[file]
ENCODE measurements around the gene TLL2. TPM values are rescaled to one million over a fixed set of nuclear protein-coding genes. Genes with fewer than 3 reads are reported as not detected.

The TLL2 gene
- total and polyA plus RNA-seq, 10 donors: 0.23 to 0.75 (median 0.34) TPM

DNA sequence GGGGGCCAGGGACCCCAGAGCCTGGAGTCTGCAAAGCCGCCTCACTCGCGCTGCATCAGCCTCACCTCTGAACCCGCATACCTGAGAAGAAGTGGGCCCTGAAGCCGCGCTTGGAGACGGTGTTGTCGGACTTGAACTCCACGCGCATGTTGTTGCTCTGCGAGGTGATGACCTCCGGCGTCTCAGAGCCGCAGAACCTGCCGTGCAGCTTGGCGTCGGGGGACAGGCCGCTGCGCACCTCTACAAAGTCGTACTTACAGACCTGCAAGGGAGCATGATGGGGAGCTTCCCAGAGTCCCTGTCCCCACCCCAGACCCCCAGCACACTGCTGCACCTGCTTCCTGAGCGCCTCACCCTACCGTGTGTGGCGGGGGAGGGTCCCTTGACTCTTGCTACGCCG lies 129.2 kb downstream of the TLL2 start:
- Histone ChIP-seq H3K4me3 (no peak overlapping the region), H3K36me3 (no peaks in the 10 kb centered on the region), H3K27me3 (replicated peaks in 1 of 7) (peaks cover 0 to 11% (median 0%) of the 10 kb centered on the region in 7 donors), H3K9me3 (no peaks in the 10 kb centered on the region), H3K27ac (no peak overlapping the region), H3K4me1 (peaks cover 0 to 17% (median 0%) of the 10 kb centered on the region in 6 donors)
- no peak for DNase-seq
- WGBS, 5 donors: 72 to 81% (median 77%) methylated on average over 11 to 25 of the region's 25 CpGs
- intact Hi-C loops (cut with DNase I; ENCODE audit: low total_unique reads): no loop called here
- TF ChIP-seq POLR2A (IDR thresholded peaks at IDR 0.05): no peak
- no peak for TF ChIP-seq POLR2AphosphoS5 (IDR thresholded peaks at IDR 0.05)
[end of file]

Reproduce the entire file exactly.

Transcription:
ENCODE measurements around the gene TLL2. TPM values are rescaled to one million over a fixed set of nuclear protein-coding genes. Genes with fewer than 3 reads are reported as not detected.

The TLL2 gene
- total and polyA plus RNA-seq, 10 donors: 0.23 to 0.75 (median 0.34) TPM

DNA sequence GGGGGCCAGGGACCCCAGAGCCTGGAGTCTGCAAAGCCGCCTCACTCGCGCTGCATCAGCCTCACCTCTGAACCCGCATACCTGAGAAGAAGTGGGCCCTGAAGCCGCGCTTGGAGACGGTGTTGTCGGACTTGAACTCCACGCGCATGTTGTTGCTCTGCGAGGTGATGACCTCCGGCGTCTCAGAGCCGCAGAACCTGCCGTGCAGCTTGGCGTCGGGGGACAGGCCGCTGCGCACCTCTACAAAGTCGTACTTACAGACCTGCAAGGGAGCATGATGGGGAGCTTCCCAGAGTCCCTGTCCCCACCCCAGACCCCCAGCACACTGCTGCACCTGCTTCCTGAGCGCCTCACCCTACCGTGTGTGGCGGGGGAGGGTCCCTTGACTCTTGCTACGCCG lies 129.2 kb downstream of the TLL2 start:
- Histone ChIP-seq H3K4me3 (no peak overlapping the region), H3K36me3 (no peaks in the 10 kb centered on the region), H3K27me3 (replicated peaks in 1 of 7) (peaks cover 0 to 11% (median 0%) of the 10 kb centered on the region in 7 donors), H3K9me3 (no peaks in the 10 kb centered on the region), H3K27ac (no peak overlapping the region), H3K4me1 (peaks cover 0 to 17% (median 0%) of the 10 kb centered on the region in 6 donors)
- no peak for DNase-seq
- WGBS, 5 donors: 72 to 81% (median 77%) methylated on average over 11 to 25 of the region's 25 CpGs
- intact Hi-C loops (cut with DNase I; ENCODE audit: low total_unique reads): no loop called here
- TF ChIP-seq POLR2A (IDR thresholded peaks at IDR 0.05): no peak
- no peak for TF ChIP-seq POLR2AphosphoS5 (IDR thresholded peaks at IDR 0.05)